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Vets and 'Gray Fields' Go Green with NREL

June 5, 2009

Photo of a man using a tool to adjust a hot water heater.

Veterans Green Jobs graduates such as Mike Flaherty are nationally certified to work as energy auditors and new home energy rating professionals.
Courtesy of Veterans Green Jobs

NREL recently had the honor of hosting a special and very green graduation ceremony. The Colorado based Veterans Green Jobs (VGJ) Academy saw its first class of graduates eagerly take their diplomas as a first step on the road to renewed livelihoods in the green energy economy. The smiles and cheers for the 15 grads who successfully completed a tough eight-week training program were accompanied by speeches vividly lauding the new careers that these veterans had chosen.

"Veterans Green Jobs empowers military veterans to become leaders in the new green economy to embody a new era of shaping swords into plowshares," VGJ Executive Director Brett KenCairn said. "Transitioning from humvees to PVs, from infrared rifle scopes to infrared energy cameras, from Striker Brigades to weatherization teams, these 15 men came from all over the U.S. and from many different personal circumstances because they believed in this new mission and pledged themselves to learn these new tools."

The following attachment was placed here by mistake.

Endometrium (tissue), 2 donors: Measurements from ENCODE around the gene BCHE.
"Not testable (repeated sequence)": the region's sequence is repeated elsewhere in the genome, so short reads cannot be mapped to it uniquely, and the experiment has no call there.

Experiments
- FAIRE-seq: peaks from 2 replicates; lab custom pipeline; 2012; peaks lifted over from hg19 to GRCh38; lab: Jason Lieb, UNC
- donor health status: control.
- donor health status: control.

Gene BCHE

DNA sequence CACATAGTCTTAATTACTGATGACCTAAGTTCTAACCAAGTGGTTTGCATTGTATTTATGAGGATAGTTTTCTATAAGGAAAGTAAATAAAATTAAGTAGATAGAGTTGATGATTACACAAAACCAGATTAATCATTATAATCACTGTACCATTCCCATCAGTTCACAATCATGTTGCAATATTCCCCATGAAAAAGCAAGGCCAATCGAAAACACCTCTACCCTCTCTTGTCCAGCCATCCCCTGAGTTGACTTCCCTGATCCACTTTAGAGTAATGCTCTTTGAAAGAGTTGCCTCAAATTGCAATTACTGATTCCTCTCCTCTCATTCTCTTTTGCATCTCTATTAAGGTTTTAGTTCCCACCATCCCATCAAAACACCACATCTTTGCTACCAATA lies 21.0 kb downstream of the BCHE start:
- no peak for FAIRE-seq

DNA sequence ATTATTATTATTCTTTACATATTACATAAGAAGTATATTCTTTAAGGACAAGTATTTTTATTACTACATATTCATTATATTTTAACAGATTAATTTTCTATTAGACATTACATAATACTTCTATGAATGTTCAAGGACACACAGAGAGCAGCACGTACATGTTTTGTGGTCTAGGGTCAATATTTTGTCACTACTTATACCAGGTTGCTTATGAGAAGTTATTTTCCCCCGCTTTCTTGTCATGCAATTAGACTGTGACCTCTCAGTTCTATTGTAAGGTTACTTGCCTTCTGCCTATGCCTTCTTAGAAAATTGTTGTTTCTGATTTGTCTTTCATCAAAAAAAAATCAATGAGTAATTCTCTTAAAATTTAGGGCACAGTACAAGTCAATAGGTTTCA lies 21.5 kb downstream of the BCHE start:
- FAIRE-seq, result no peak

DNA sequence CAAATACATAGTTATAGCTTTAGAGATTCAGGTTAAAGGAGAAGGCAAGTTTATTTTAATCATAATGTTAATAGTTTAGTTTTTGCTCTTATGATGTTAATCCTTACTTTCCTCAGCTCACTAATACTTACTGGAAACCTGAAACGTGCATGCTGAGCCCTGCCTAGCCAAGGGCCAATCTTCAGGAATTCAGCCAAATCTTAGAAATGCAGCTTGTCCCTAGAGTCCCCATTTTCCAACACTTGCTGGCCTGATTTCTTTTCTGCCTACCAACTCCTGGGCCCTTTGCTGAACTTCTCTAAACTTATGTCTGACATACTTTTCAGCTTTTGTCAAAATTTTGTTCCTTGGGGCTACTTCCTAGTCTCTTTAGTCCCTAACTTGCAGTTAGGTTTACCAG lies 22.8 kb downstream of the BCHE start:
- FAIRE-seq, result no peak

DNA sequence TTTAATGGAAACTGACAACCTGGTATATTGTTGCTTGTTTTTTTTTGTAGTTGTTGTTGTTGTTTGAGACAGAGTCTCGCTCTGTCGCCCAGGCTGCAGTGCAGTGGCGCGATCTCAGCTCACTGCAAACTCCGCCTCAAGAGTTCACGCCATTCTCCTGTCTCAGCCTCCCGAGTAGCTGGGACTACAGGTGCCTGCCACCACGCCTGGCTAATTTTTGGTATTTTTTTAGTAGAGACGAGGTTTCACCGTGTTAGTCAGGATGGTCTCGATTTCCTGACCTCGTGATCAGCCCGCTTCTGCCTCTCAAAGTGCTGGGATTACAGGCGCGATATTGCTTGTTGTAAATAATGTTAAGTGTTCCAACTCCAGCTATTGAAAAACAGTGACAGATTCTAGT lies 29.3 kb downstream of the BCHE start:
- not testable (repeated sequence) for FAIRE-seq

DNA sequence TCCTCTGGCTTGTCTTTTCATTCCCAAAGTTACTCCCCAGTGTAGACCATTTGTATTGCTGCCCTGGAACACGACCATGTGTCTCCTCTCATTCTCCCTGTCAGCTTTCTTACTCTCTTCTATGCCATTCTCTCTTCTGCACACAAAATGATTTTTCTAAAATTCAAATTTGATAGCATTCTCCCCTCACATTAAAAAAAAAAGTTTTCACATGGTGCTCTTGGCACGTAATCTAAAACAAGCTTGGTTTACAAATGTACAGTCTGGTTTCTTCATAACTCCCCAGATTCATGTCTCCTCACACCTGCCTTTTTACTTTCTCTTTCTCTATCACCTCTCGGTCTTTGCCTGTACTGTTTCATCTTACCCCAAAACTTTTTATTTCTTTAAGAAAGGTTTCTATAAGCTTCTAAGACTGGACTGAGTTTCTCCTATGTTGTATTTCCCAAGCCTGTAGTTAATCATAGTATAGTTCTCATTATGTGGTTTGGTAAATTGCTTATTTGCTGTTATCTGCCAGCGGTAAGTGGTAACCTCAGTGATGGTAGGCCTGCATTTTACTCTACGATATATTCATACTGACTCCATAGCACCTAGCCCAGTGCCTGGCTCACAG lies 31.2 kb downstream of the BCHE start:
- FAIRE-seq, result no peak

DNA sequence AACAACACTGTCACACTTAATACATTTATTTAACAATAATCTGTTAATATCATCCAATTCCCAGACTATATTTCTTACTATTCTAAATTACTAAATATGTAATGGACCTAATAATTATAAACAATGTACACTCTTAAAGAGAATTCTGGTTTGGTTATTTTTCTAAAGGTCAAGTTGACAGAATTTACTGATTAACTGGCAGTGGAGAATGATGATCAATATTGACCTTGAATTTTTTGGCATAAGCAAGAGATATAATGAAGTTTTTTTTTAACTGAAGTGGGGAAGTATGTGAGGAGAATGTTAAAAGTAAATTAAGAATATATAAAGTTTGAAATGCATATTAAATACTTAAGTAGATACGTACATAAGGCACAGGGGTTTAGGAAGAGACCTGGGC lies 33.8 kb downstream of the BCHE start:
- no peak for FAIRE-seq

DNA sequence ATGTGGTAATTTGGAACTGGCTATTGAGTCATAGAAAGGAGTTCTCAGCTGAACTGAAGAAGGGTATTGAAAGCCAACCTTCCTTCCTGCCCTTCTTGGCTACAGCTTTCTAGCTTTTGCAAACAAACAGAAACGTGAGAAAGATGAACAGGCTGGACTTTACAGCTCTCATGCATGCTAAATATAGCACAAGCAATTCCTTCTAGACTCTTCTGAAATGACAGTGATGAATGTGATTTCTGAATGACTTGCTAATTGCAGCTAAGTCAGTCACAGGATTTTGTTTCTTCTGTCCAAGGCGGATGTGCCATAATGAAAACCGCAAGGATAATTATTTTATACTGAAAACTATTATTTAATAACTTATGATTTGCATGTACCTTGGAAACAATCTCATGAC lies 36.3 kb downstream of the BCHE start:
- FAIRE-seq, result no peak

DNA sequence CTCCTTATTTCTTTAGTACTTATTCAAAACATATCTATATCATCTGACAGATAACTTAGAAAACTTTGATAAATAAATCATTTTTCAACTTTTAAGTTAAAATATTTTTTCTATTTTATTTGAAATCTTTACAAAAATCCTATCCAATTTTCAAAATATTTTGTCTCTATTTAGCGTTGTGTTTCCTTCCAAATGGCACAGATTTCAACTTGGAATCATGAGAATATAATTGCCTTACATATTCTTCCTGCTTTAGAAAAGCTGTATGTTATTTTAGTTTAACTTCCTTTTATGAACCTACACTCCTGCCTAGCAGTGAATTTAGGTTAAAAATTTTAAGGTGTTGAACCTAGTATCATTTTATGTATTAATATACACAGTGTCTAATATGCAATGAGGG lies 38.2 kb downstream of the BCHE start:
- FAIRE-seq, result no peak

In his commencement address, Colorado Gov. Bill Ritter praised the former military men for accepting new roles as environmental stewards. "When they returned home from duty, these gentlemen were not done serving our country. They volunteered again, this time, to become leaders in protecting the environment," Ritter said.

Photo of two men facing each other and shaking hands.

Commencement speaker Colorado Governor Bill Ritter congratulates Veterans Green Jobs graduate Joe Stepzinski. Thanks to his training, Stepzinski already has secured work and will soon be headed to Savannah, Ga.
Credit: Heather Lammers

Vets Find Green Opportunities across the U.S.

Graduate Steve Gutierrez served in the Marines from 1983 to 1987 and is looking forward to another chapter in life his after working a variety of jobs, including construction and sales. "I thought that with all of my experience this is an organization I can be a part of," Gutierrez said. "I find that people open up to me and can tell me about the issues they are having with their homes."

Gutierrez is one of two veterans who will be heading to Oklahoma to help families learn about home energy efficiency, specifically weatherization. Gutierrez and his fellow classmates are graduates of HEAT — the Home Energy Auditor Training program. HEAT provides the vets with training in energy surveying, auditing, energy conservation and weatherization. The work includes time in classroom as well as the field and lasts about the same time as basic training — only this program is a green "boot camp" where students deploy to work as energy auditors and new home energy rating professionals.